One of the most valuable lessons I had learnt about scholarly books was from the A-rated historian Charles van Onselen. Charles often made the point to me and the young academics at UP that in laying out your academic career, you need to understand the difference between your first book, your second book, your third book, and so on. In other words, you set the standard for your achievements progressively higher as you go along in your academic journey. Now I knew that Knowledge and Power, my first book, published in 1991, was a trial run. It was not very well-composed and would not win awards but it got me started. This was a book I’d edited and while it took an enormous effort to bring and hold together such a diverse span of authors, many of whom were writing an academic chapter for the first time, it held little value in the assessment of my scholarship as a first-time editor. But I would not have been able to do a second book if I had not sharpened my teeth on the first book.
In between Knowledge and Power (1991) and Knowledge in the Blood (2009), I had written for a broader audience I was serving – South Africans who read my popular weekly columns in The Times. As a public commentator on education, via the newspaper column as well as radio and television, I saw my role as being a public nuisance – to question silly ideas in education policy (like Outcomes Based Education) but also to push back against populist fervour (like corporal punishment). My editor at Bookstorm, a publisher in Johannesburg, suggested we pull together all these columns in a book, We Need to Talk (2011) which continues to sell well, and which was followed by We Need to Act (2013).
While these popular writings were, from my point of view, important as a form of public duty, public engagement and even public education, they meant little in the ratings game. I needed to get back into serious academic writing of books if I planned to improve my B-rating into an A.
This is probably the time to indicate why pursuing a treasured A-rating was so important to me in the South African context. It certainly was no vanity project; there are other labours that could satisfy such a superficial need. Anyone who read my first book, Knowledge and Power, would realise that my incentive was the advancement of black scholarship even as the partners in that project – as in all my projects – included white South African scholars. I was, and still am, deeply concerned that we have so few black South African researchers at the top of their game as A-rated academicians. How often would I attend award ceremonies and, time after time, the top researchers winning these awards were our white colleagues, not because they were smarter, but because of accumulated privileges from home to school to university and in society? The odds were stacked in their favour and while this continued, generations of students would think that intellectual brilliance resided only in white minds.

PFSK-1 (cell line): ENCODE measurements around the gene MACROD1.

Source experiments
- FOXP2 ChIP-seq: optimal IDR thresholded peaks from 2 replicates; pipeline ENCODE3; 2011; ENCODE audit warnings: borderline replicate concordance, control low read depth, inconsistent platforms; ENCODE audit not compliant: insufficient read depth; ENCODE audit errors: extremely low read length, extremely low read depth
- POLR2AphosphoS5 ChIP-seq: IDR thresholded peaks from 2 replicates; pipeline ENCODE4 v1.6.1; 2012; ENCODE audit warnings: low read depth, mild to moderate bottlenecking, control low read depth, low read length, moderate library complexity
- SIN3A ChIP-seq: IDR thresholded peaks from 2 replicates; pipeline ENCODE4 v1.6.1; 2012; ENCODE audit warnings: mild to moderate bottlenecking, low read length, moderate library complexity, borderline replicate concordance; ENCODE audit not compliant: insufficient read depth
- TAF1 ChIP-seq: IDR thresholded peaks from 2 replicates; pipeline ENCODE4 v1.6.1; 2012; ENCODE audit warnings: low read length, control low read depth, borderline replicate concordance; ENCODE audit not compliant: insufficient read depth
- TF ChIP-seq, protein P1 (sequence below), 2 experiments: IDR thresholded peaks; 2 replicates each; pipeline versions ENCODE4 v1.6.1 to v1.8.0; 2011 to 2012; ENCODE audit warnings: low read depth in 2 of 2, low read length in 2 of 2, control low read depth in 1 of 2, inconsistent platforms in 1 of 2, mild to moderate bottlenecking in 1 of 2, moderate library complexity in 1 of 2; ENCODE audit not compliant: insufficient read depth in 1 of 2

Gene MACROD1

Of course, this was nonsense and nobody would make that public confession but the only way to counter such dangerous thinking in the post-apartheid period was for black academicians to step up to the plate and generate the kind of scholarship that demands the highest rewards and accolades. It is as simple as that. Those who know me would understand that this never was an anti-white stance but a social justice commitment. In academic attainment, the playing fields must also be levelled.
The problem is that black universities and black academics are taking shortcuts to academic excellence. Some institutions drop the standards for academic promotion, offering garbled logic about correcting the wrongs of the past. Others, as already discussed, recruit and advance the limited pool of black talent in an effort to demonstrate progress against the bleak picture of racial inequity in academic achievement. Even the national awards offered by the government to some black academics smack of desperation in the political game of allocating a set of awards called the National Orders. Schools even give awards for ‘most progress’, which makes sense but this is clearly to ensure that the national profile of achievers is not overwhelmingly white.
This is a mistake and it has happened before. For much of the 20th century, this is what Afrikaner institutions did in order to balance the scales when it came to white English universities. Instead of taking the long, hard route to achieving academic excellence, premature promotions were given to white Afrikaner men who displayed unquestioning loyalty to the apartheid state. We have seen this movie before, and as one colleague puts it – all nationalisms are the same, whether white or black.